Drawing a family tree in LaTeX using TikZ

I defined a LaTeX environment tikzfamilytree that facilitates drawing a family tree with TikZ. Here is a small working example (in XeLaTeX). The code provides further documentation. Note that the way people’s names and partnerships are displayed is controlled by commands that fall outside the environment definition. For instance, in my example I use colored Webdings symbols to indicate gender.

Using the uncovering method I described earlier, you can also draw a family tree in a Beamer document and uncover it piecewise. This requires no alterations to the tikzfamilytree environment, but just some customization of the aforementioned displaying commands. The same example looks like this in Beamer (XeLaTeX source):


LaTeX and Beamer: uncovering a tree node by node

Sometimes in Beamer, you want to reveal a tree node for node. With Beamer’s overlay commands, this is no problem (except that overlay commands must be placed within an additional set of curly braces, since Beamer eats them like Skittles). However, hiding and revealing the edges in between is a bit more fiddly. Here I present one way to go about it. The code, which is pretty much self-explanatory, is shown below and when inserted into a Beamer presentation (with the Berlin theme and transparent covering), produces the following output:


% a wrapper to use \onslide within nodes,
% with the necessary extra surrounding accolades
% a command to reveal either show or hide the edge from parent,
% based on the slide number
	edge from parent%
	\frametitle{Uncovering a tree (in an arbitrary order)}
			\node {\revealtext{A}}
					node {\revealtext[2-]{B}}
						node {\revealtext[3-]{C}}
						node {\revealtext[5-]{E}}
					node {\revealtext[4-]{D}}

XeLaTeX and PDF color change

You may have noticed that sometimes when you create a PDF with XeLaTeX, the colors of your graphics look different when you open the PDF in Adobe Reader. What you see is graphics that were originally in the RGB color model, being displayed as if they were in CMYK instead. The reason for this is a bug (or feature?) in Adobe Reader that causes it to default to the CMYK color model when it encounters graphics with transparency, unless the PDF tells it explicitly to display the graphics in RGB.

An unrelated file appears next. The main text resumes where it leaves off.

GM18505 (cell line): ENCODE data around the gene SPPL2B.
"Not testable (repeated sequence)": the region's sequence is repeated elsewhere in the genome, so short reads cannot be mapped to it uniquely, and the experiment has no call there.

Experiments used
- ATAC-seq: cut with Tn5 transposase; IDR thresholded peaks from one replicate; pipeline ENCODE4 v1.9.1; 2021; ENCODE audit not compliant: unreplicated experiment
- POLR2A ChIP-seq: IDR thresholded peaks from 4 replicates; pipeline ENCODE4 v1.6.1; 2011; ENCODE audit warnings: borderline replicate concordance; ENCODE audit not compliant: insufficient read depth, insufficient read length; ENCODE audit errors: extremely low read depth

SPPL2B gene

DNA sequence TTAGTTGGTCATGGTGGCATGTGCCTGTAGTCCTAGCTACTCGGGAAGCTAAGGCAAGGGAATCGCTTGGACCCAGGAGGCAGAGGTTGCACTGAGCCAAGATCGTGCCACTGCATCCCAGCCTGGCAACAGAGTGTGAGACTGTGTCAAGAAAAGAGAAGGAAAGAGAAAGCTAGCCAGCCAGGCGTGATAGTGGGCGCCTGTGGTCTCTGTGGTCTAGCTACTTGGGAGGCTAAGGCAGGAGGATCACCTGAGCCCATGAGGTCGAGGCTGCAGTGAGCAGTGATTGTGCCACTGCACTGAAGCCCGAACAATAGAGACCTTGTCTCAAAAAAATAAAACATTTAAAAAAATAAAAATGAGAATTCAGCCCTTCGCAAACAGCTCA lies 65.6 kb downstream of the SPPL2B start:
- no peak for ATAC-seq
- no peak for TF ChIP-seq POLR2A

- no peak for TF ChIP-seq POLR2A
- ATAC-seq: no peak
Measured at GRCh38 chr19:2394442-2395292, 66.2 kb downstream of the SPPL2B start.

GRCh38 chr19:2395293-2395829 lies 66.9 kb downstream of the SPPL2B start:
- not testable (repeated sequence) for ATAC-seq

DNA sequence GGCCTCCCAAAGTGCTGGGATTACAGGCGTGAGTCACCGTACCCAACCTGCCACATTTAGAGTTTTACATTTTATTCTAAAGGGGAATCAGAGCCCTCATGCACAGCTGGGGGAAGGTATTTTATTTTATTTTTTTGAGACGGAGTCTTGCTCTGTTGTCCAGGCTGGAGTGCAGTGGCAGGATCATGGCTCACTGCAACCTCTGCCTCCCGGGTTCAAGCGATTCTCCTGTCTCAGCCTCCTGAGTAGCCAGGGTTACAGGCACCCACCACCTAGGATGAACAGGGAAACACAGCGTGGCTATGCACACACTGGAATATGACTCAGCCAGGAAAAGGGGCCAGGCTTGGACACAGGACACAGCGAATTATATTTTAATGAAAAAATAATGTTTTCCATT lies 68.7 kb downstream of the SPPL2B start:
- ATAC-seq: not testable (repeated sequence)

I found the following fix for this unwanted color conversion here, which carries out a textual replacement in the PDF file to declare the color scheme as RGB  on every page:

# Acrobat Reader shows transpant stuff in CMYK
# You have to tell it to render things in RGB
# for pdflatex
# put this in the preamble of your document:
#\pdfpageattr {/Group << /S /Transparency /I true /CS /DeviceRGB>>}
# for xelatex
# run this script on the pdf output
sed -i 's/^\/Type\/Page$/\/Type\/Page\n\/Group \<\< \/S \/Transparency \/I true \/CS \/DeviceRGB\>\>\n\/Trans \<\< \/S \/R \>\>\n/' $1

This is an easy fix under Linux, where sed is readily available, but can be cumbersome for Windows users who are not too familiar with a command line interface or regular expressions. Therefore I made a small (CLI) program that carries out this replacement, which can also be invoked by simply dragging and dropping a PDF onto the executable. It is open source and freely available at SourceForge.

I found another fix in a StackExchange thread. With this fix, you declare an RGB color scheme in your XeLaTeX file by including the following code snippet:

\special{pdf: put @thispage <</Group << /S /Transparency /I true /CS /DeviceRGB>> >>}%

A disadvantage to this fix, however, is that this code only applies to the current page. Table 2 of dvipdfm‘s documentation does not suggest a quick solution for this. Perhaps addressing pages by their page number (for which the aforementioned table lists a variable @pagen) and then constructing a loop at the end of the document could work, but I was not able to access any such variable.